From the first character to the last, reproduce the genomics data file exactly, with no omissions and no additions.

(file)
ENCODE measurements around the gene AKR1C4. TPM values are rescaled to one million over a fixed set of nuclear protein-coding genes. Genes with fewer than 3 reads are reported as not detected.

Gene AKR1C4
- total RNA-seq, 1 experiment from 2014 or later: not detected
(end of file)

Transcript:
ENCODE measurements around the gene AKR1C4. TPM values are rescaled to one million over a fixed set of nuclear protein-coding genes. Genes with fewer than 3 reads are reported as not detected.

Gene AKR1C4
- total RNA-seq, 1 experiment from 2014 or later: not detected